Spring is here! It is my favorite time of year because it means that I get to start my summer vegetable and herb garden. To me there is almost nothing as gratifying as growing my own food from seed. Not only do I enjoy the entire process, from sowing the seed to chopping vegetables for my family’s dinner, but I love to know that my food is completely organic and natural from the very start.
Here are 10 tips for getting your garden started off the right way:
1. I prefer to start my garden from seeds because I get a childlike excitement watching seeds grow into full grown plants. Also, it is more cost effective, and I get to choose from varieties that aren’t available as seedlings. Plant your seeds in flats filled with well drained soil. Seed depth will vary, so check your seed packet. You can also go to your local nursery if you prefer to buy plants that have already been started and are ready to plant. If you choose this route, skip to step 7.
2. Put the flat in a south facing window so that it stays warm. Most seeds like the soil to be between 70 to 90 degrees for germination. If you don’t have space next to a sunny south facing window then put your flat on a heating pad made for seed germination or a warm surface such as a water heater.
3. Once the seeds are planted keep the soil moist and don’t let it dry out. Seed germination times can be anywhere between 4 and 15 days depending on the type of seed.
4. Once your seedlings emerge give them sufficient light. If you don’t have your plants in a sunny spot, use a grown light. Insufficient light will make your seedlings leggy and weak.
5. Once you’re seedlings form their first true leaves, you can transplant into a bigger, deeper container. Plant the seedlings a bit deeper than before, and give them a little less water and more light.
6. After the danger of frost has passed, you can put your plants outside gradually to harden them off and get them ready for plant life in the raised beds or in large pots. After about 10 days of hardening off, transplant your seedlings on a cloudy day to lessen transplant shock.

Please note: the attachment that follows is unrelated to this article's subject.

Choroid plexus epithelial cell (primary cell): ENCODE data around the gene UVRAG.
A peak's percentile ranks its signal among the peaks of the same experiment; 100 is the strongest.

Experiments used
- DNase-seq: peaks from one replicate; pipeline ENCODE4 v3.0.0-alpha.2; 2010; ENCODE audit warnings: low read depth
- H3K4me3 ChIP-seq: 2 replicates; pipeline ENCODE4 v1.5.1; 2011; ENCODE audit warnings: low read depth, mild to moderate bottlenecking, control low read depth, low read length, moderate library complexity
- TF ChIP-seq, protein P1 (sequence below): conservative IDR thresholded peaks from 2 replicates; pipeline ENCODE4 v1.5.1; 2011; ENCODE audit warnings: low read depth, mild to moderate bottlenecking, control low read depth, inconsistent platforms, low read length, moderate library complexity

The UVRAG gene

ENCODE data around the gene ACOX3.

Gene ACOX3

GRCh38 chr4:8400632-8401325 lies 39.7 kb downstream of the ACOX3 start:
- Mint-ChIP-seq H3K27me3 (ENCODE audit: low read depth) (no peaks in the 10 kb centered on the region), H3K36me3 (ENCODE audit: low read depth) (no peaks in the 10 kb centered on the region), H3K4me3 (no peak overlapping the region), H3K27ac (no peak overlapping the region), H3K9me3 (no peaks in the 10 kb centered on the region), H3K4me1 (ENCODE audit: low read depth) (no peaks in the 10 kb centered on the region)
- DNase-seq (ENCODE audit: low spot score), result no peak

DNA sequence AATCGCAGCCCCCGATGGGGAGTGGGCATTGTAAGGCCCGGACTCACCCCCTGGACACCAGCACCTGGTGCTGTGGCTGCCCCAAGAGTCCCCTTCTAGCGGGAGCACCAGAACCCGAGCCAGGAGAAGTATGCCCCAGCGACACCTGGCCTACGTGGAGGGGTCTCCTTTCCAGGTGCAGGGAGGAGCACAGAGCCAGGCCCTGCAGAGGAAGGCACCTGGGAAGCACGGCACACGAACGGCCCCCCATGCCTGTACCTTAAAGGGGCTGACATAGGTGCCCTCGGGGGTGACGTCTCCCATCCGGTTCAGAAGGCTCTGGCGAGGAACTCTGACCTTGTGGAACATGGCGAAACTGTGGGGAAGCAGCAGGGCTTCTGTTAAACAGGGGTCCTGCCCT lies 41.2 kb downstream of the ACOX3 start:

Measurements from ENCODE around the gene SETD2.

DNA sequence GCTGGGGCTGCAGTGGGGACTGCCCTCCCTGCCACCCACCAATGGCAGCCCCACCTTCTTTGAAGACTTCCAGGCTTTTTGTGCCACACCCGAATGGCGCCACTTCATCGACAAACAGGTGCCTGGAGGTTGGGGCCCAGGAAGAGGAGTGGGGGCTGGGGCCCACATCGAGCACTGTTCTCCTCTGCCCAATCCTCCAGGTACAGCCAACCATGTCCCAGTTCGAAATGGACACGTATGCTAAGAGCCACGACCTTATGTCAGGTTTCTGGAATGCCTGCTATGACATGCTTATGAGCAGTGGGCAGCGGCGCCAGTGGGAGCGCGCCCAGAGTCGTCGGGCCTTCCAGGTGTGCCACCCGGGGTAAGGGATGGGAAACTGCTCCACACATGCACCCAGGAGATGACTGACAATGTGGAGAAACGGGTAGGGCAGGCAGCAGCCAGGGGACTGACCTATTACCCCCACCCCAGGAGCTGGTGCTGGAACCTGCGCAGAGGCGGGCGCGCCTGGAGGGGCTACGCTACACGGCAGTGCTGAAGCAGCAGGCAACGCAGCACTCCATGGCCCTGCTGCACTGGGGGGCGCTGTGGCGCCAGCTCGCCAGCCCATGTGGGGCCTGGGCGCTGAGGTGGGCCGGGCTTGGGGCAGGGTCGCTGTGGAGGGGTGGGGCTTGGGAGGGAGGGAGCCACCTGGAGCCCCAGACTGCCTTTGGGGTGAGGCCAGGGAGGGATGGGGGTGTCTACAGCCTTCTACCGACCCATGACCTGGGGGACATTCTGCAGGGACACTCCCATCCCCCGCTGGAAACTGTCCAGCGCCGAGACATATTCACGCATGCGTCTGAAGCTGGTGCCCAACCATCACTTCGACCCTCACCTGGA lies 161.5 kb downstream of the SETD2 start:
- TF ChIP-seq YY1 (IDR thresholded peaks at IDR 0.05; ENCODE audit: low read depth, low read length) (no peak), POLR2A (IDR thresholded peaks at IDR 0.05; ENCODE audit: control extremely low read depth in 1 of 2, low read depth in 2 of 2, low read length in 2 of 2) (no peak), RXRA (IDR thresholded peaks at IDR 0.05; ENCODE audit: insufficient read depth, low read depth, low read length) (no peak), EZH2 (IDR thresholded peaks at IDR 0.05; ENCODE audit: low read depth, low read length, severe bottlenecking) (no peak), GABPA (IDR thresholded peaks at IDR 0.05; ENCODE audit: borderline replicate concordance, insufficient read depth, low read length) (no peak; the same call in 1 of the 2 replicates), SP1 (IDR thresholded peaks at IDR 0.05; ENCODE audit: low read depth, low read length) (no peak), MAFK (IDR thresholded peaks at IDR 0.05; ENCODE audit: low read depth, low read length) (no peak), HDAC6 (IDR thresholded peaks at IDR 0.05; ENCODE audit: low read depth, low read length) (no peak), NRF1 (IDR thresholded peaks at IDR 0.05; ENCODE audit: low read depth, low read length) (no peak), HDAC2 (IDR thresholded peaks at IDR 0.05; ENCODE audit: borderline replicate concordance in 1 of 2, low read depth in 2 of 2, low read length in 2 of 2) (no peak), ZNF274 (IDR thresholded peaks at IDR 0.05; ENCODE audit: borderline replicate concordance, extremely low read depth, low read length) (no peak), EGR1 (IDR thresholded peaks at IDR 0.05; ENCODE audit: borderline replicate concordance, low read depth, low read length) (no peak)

7. Before you transplant, you need to prepare your planting beds. As we talked about before, a vital part of a successful garden is getting your soil ready. Check out last week’s blog for information on getting your soil to optimum health before you plant. Soil health is especially important for vegetable and herb gardens because these plants take up more nutrients and water than ornamental plants do. Make sure you’re planting in an area that gets at least 6 hours of direct sunlight a day. It’s best if these hours are between 10 am and 4pm, when the sunlight is the most potent.
8. With this area’s warm weather, setting up drip irrigation for your garden is helpful for a number of reasons. It saves water and doesn’t get the foliage wet, which can lead to disease. It also saves you time and you won’t run the risk of losing your plants on a hot day when you aren’t home to water. Follow this link on how to install a drip irrigation system for your raised beds. If this seems too complicated for you to do, give us a call and we will do it for you.
9. After making sure that your soil is ready, there is ample sunlight, and you have a convenient way to water, you will be ready to plant. Planting times will vary depending on your microclimate. For instance, north county areas like Paso Robles, Templeton, and Atascadero have colder nights lasting to late April and can even have a late frost. South county cities like San Luis Obispo, Morro Bay, and Los Osos are blessed with warmer nights and are ready to plant a little bit earlier. Follow this link to find out your areas last frost date.
10. I always like to add annual flowers such as marigolds, calendula, and cosmos to the garden. These flowers add beauty and can attract beneficial insects to your garden.
Once your garden is good and growing be sure to side dress part way through the season with compost or an organic 10-10-10 fertilizer. And don’t forget to send us pictures of your beautiful work. Happy gardening!